Movie Review: No Stone Unturned

By Thom Compton 12.01.2018

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No Stone Unturned (UK Rating: 15)

Mass shootings are, despite being an all too common occurrence, also some of the most baffling crimes. It's human nature to need to know why something that would otherwise make no sense has transpired. This usually results in copious conspiracy theories. These are generally highly offensive, such as the theories that Sandy Hook or Port Arthur were staged. Still, every so often the conspiracy turns out to be true. In Alex Gibney's remarkably thorough No Stone Unturned - which landed on all major video-on-demand services on 8th January via Kew Media Group - the idea of the government conspiracy not only finds some solid ground to walk on, but does so with a fierce condemnation that occasionally borders on a personal vendetta.

No Stone Unturned tackles a shooting at a pub in Northern Ireland back in 1994. The shooting occurred during the World Cup game, where Ireland was playing Italy. While patrons sat around, smoking, drinking, and enjoying watching their team square off in the finals, men came into the pub and opened fire. Several were wounded, and six men lost their lives in the tragedy. What makes this mass shooting so bizarre is that now, even 24 years later, there's no definite answer as to whom exactly did it, or more accurately, why those involved were never charged.

In order to really understand the shooting's significance as it applies to the whole of Ireland, one needs to know about the civil war Ireland suffered for many years. No Stone Unturned does a fantastic job of setting the stage, taking the audience through the terrible struggle that befell the country as Catholics and Protestants formed armed militia and began killing one other in the streets. Found footage of IRA (Irish Republican Army) meetings, members clad in silk stocking masks or balaclavas are haunting, and Gibney doesn't allow a second to breathe as he ruthlessly digs out more and more horrors committed during this time, simply called The Troubles.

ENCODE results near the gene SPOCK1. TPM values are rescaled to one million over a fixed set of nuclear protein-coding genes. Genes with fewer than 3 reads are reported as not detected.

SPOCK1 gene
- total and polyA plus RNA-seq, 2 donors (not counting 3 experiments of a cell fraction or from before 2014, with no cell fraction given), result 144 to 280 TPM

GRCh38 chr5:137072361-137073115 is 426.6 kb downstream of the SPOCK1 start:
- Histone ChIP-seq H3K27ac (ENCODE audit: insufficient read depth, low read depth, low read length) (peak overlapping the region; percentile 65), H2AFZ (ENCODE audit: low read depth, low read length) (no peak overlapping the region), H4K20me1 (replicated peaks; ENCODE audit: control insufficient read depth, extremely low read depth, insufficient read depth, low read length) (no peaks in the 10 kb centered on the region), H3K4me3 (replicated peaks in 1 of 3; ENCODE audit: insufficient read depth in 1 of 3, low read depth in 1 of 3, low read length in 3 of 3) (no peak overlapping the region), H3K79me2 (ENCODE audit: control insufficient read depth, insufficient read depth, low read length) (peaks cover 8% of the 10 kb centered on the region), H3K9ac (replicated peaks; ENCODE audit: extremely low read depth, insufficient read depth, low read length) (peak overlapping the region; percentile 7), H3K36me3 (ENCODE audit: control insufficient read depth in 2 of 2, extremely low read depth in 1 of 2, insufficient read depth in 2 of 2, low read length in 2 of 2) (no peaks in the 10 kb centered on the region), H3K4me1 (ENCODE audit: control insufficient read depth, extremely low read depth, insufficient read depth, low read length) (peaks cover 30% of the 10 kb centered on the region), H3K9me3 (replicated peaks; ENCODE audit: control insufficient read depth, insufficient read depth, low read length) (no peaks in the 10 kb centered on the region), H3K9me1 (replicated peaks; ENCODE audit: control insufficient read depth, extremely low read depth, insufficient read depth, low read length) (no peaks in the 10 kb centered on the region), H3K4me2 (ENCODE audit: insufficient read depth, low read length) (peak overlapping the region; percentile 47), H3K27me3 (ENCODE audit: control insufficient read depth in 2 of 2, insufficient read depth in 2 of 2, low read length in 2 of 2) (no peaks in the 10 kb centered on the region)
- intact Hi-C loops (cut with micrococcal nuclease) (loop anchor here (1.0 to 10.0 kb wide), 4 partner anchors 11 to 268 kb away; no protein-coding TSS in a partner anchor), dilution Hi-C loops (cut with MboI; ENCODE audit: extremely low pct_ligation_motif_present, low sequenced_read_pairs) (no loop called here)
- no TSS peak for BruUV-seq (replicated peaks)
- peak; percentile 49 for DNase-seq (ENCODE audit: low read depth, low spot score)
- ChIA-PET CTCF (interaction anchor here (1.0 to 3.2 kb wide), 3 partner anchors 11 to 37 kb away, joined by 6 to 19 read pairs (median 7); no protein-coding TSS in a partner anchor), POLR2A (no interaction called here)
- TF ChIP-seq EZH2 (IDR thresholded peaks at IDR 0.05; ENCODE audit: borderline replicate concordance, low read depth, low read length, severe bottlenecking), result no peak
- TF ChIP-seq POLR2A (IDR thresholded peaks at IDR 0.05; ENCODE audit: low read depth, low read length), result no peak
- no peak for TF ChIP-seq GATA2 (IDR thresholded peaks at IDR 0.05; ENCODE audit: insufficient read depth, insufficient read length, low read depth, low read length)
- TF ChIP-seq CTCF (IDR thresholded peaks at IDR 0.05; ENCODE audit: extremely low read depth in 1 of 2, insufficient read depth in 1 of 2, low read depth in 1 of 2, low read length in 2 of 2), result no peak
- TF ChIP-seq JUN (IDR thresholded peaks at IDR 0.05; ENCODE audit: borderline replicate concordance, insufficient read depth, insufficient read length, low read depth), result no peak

The conspiracy (although that may be a strong term in this case, as many considered it public knowledge) is how much the government, specifically that of neighbouring Britain, knew about the atrocities and did nothing. The politics that were involved were terrifying - as the film details touts - or informants, and the lengths the government went to protect them. Watching this all unfold is both sinister and humbling, as interviews with the most involved members of the case, and the many cases surrounding The Troubles, paint a picture that shows absolutely no one in a good light by the time it's over.

There are some sections that feel a bit off, however, such as the re-enactment at the beginning of the film. That's not to say that a re-enactment is completely out of place here, but it does set a very different tone than the rest of the film carries. The bigger issue is the lengths at which Gibney is willing to go bring justice to the families who, for many years, were robbed of even the slightest notion of it by government cover up, on one level or another. While it's always nice to see a filmmaker willing to literally bury themselves in the muck, Gibney occasionally feels like he crosses a line into vigilante journalism. One segment towards the end takes a widely accepted, yet not entirely proven, fact and uses it to justify outing a suspect. Like right down to where he works. It's bold, for sure, but it also feels like Gibney is out for blood, and it's hard to wonder if he didn't cross a line in what he was willing to share, whether it be with the audience or those involved in the film.

Rated 9 out of 10

Exceptional - Gold Award

Rated 9 out of 10
Every section of No Stone Unturned is an unblinking attack at not only a war where innocent lives were treated as nothing more than litter, but also a system that allowed it to continue for entirely too long. While it can occasionally come off as too invasive or too ready to attack, it's important to remember that there are human lives behind this story that need someone in their corner like Gibney. It's just frustrating how his unwavering commitment can occasionally be quite uncomfortable to watch.

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